Herbst-Engel transamination

What is Herbst-Engel transamination?

In 1934, Herbst and Engel first reported a reaction that involves the transfer of an amino group from an α-amino acid to an α-keto acid to form a new α-amino acid. This reaction cannot occur with amino acids that lack an α-hydrogen, such as α-aminoisobutyric acid.

Herbst-Engel transamination - general reaction scheme
Herbst-Engel transamination

The reaction is believed to involve several steps, including the formation of an imino group between an amino and a carbonyl group, hydrogen transfer to the α-carbon of the ketonic acid, elimination of carbon dioxide, and the addition of water resulting in fission and the formation of an aldehyde and a new α-amino acid. The extent of decarboxylation is affected by the substituent on both α-amino acids and α-keto acids, with arylaminoacetic acid exhibiting a faster carbon dioxide evolution rate than aliphatic amino acids. Ortho-substituted arylaminoacetic acid exhibits a faster rate of carbon dioxide evolution than para-substituted, and electron-withdrawing groups accelerate the reaction more than electron-donating groups.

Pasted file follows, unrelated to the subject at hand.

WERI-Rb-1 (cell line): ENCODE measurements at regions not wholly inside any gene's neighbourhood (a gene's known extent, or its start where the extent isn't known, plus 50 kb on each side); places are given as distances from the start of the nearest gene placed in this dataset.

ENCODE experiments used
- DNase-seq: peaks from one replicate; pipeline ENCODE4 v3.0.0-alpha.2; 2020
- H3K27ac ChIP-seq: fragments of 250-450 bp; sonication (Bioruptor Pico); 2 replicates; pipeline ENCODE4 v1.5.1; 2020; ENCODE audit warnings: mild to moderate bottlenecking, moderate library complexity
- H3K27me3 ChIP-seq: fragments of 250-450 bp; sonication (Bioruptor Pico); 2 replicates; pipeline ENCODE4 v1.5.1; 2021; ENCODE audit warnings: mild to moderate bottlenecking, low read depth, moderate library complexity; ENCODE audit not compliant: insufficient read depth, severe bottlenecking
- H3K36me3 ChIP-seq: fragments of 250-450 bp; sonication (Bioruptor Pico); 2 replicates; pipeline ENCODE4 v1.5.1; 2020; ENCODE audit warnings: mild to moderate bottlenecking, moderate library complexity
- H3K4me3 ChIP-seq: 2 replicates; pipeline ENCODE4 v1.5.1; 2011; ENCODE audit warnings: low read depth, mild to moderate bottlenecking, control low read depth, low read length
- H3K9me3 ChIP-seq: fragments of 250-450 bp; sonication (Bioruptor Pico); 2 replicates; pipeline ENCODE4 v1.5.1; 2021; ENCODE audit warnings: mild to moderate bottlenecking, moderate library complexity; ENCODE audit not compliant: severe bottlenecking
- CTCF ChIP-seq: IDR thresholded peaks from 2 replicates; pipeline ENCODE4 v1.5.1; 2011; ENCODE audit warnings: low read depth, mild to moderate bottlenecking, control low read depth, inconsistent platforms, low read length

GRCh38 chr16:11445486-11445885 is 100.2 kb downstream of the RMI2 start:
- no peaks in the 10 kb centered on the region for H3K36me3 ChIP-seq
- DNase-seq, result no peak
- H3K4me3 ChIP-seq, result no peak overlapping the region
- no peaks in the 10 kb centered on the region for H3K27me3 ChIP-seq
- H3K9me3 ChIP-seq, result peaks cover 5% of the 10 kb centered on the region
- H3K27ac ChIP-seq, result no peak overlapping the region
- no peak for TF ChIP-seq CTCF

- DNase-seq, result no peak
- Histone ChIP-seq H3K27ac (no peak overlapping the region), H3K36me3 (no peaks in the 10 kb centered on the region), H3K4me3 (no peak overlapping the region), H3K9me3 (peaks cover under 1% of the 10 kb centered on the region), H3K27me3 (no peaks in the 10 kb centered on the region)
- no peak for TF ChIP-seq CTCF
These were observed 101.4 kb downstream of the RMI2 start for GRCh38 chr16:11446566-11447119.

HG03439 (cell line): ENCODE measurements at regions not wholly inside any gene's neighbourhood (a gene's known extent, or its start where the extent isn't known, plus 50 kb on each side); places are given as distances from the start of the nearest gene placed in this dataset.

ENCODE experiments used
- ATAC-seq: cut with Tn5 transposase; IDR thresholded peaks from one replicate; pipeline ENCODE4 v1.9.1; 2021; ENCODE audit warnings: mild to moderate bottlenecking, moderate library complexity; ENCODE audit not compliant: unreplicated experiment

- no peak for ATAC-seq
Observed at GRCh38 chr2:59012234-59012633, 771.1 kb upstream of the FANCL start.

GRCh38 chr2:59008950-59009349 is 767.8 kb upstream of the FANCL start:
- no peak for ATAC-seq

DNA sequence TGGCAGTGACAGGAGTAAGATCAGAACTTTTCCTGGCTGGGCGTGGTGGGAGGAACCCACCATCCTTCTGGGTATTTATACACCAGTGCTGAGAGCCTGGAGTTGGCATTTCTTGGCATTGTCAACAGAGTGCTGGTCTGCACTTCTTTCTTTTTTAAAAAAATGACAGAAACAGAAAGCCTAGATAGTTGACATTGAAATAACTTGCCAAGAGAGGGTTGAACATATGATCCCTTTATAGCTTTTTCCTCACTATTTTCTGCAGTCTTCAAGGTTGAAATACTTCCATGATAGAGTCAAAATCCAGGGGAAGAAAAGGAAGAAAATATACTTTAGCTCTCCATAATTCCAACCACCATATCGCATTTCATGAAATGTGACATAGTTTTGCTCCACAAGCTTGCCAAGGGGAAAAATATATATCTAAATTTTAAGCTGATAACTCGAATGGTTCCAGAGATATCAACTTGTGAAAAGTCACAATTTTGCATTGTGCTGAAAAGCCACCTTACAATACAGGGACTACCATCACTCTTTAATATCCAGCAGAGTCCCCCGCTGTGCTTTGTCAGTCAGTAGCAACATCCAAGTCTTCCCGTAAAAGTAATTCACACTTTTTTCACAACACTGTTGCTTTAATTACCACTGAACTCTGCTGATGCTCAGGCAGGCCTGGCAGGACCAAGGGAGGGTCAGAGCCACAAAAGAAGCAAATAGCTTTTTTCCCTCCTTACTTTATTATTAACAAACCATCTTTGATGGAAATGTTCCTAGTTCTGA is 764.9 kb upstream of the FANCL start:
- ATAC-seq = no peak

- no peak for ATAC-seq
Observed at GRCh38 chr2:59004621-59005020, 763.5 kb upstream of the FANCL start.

A similar reaction occurs under physiological conditions, catalyzed by enzymes, which is an essential process in amino acid metabolism. However, no decarboxylation occurs for the enzyme-catalyzed reaction. The transamination between α-amino acid and glyoxylate to form glycine and the corresponding keto acid completes in about 10 minutes when catalyzed by copper or iron salts.

References

Herbst, R. M., and Engel, L. L. (1934). A reaction between α-ketonic acids and α-amino acids. Journal of Biological Chemistry, 107(2), 505-512
DOI: 10.1016/S0021-9258(18)75369-6

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